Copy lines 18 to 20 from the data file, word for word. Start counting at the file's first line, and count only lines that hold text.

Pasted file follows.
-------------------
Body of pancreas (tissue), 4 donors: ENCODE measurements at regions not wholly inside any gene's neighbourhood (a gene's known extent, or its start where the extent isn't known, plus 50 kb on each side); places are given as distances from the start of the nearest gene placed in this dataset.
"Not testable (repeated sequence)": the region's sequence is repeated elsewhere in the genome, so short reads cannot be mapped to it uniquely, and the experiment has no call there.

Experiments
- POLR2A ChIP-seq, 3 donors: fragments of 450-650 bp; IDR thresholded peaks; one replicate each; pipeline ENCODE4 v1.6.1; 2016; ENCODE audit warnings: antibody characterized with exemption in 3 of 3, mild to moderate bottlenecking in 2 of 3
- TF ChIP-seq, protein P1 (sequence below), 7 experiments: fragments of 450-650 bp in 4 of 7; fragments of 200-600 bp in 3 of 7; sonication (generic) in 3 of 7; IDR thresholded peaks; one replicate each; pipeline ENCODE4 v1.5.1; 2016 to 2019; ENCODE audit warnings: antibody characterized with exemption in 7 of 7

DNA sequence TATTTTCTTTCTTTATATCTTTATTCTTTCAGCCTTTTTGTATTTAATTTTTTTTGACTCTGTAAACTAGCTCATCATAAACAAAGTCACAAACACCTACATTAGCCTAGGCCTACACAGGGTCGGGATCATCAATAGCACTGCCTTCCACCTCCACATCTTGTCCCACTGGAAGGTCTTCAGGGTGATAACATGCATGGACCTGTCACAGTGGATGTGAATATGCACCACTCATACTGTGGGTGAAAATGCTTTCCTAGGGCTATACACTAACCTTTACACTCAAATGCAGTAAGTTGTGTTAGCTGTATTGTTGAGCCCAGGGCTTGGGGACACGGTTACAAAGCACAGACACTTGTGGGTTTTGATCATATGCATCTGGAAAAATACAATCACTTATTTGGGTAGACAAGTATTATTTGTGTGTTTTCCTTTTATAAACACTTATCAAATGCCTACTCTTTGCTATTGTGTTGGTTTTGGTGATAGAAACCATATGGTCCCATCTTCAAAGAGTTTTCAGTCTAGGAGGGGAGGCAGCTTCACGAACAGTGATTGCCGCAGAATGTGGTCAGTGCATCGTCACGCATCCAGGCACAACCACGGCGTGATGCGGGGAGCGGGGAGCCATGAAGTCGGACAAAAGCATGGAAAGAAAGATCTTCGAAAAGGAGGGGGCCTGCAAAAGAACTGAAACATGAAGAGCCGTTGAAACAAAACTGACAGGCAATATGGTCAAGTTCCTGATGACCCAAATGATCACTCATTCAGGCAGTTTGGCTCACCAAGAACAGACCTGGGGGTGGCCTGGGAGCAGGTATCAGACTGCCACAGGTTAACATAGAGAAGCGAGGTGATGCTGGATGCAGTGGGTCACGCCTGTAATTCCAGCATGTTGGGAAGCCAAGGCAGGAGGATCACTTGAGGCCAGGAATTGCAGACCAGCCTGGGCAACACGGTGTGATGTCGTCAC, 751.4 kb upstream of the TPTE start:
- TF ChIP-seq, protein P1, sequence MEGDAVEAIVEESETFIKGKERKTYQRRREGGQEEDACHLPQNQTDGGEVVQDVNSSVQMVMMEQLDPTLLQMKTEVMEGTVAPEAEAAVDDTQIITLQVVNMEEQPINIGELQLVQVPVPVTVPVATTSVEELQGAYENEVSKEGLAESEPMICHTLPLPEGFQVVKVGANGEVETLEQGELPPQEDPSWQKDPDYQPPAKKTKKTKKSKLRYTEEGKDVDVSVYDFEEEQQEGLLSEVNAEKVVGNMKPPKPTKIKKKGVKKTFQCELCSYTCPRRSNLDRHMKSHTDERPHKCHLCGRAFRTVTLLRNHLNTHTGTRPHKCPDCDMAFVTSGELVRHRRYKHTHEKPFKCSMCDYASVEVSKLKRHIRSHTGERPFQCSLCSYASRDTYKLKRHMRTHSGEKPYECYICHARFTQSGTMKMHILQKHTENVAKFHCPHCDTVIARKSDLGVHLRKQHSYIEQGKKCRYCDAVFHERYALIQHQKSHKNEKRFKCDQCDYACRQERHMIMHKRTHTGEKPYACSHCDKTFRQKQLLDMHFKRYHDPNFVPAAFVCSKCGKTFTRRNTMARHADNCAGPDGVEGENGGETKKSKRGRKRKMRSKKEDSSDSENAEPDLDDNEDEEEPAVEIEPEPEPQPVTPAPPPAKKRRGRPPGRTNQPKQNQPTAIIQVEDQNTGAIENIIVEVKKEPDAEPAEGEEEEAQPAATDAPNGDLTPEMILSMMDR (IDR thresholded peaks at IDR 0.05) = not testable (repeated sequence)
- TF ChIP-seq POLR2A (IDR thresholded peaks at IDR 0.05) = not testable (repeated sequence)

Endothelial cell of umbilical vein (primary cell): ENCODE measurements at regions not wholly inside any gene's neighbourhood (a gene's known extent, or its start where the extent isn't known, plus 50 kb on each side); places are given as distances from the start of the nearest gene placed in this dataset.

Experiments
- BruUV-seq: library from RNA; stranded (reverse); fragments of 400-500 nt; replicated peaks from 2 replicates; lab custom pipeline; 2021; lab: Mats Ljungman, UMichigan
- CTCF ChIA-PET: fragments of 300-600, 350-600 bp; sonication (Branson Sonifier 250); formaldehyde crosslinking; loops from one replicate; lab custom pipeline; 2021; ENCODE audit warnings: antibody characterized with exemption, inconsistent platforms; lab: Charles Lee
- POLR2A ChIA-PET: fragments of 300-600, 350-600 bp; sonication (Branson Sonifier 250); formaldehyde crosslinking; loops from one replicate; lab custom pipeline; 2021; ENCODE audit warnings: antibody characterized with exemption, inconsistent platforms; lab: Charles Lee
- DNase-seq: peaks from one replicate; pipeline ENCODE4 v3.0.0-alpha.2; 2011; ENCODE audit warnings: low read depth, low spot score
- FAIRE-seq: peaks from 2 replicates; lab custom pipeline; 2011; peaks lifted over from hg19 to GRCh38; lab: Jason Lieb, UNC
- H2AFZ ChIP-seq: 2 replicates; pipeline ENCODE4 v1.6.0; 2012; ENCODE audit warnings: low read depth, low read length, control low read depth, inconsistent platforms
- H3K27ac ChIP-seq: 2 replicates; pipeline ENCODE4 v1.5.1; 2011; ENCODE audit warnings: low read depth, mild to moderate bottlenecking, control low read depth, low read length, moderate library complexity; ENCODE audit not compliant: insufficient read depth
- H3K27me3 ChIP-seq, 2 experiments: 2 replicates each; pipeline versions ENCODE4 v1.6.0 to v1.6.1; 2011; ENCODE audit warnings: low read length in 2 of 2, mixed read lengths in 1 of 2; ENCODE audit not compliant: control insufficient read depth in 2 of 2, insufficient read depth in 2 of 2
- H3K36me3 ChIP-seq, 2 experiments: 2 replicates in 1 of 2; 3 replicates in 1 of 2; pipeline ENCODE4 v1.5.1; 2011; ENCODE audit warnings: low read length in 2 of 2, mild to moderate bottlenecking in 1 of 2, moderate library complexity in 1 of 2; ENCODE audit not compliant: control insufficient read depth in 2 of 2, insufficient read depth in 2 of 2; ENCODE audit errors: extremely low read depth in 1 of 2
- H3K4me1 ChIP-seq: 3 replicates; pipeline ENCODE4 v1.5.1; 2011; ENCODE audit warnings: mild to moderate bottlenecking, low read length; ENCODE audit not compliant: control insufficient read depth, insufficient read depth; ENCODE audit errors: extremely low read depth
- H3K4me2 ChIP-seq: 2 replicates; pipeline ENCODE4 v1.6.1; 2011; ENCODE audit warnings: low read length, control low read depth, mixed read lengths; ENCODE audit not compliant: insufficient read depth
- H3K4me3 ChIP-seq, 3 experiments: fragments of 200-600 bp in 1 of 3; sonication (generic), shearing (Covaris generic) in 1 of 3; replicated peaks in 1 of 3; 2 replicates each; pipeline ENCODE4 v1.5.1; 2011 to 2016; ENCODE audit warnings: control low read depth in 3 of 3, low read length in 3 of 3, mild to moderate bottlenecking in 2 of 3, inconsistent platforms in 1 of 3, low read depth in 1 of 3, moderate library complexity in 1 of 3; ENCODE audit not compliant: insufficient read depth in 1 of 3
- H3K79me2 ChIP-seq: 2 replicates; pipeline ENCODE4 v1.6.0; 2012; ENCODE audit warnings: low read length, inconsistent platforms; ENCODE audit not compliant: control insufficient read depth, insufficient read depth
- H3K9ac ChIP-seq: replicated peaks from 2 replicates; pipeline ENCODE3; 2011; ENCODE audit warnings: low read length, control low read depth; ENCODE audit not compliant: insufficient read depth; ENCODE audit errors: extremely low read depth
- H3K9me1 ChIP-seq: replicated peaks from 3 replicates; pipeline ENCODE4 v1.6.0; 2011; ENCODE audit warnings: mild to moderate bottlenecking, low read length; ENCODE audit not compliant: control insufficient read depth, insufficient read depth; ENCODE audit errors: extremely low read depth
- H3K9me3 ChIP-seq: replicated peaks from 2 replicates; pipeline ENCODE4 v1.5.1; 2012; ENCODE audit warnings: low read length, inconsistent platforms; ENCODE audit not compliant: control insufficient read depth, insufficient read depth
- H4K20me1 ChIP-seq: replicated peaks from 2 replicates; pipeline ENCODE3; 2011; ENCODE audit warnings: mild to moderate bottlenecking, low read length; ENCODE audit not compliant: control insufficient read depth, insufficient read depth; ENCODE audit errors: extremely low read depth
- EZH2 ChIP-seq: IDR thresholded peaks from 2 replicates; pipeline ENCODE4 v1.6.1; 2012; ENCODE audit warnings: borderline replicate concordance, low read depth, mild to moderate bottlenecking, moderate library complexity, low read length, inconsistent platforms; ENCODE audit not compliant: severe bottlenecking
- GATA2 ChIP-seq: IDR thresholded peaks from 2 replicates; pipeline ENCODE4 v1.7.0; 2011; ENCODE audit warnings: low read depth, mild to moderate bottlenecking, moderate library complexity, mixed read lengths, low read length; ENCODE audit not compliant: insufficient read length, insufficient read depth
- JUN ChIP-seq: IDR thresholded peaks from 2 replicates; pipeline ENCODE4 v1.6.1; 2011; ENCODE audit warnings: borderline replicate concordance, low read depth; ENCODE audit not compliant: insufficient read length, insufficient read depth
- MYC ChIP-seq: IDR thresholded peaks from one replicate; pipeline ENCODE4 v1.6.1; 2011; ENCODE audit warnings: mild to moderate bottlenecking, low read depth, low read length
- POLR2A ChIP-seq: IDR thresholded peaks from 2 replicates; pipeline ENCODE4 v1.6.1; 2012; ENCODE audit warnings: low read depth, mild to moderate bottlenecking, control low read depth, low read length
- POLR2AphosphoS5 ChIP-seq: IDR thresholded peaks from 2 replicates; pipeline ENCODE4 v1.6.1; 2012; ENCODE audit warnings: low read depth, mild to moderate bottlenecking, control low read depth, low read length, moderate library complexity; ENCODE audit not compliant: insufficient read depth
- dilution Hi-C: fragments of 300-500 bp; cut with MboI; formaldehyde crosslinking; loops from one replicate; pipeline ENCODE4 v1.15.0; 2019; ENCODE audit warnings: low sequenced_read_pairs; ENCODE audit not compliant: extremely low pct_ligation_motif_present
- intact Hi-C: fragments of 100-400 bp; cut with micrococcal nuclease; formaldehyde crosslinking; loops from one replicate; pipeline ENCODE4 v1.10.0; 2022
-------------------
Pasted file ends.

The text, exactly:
- H3K27me3 ChIP-seq, 2 experiments: 2 replicates each; pipeline versions ENCODE4 v1.6.0 to v1.6.1; 2011; ENCODE audit warnings: low read length in 2 of 2, mixed read lengths in 1 of 2; ENCODE audit not compliant: control insufficient read depth in 2 of 2, insufficient read depth in 2 of 2
- H3K36me3 ChIP-seq, 2 experiments: 2 replicates in 1 of 2; 3 replicates in 1 of 2; pipeline ENCODE4 v1.5.1; 2011; ENCODE audit warnings: low read length in 2 of 2, mild to moderate bottlenecking in 1 of 2, moderate library complexity in 1 of 2; ENCODE audit not compliant: control insufficient read depth in 2 of 2, insufficient read depth in 2 of 2; ENCODE audit errors: extremely low read depth in 1 of 2
- H3K4me1 ChIP-seq: 3 replicates; pipeline ENCODE4 v1.5.1; 2011; ENCODE audit warnings: mild to moderate bottlenecking, low read length; ENCODE audit not compliant: control insufficient read depth, insufficient read depth; ENCODE audit errors: extremely low read depth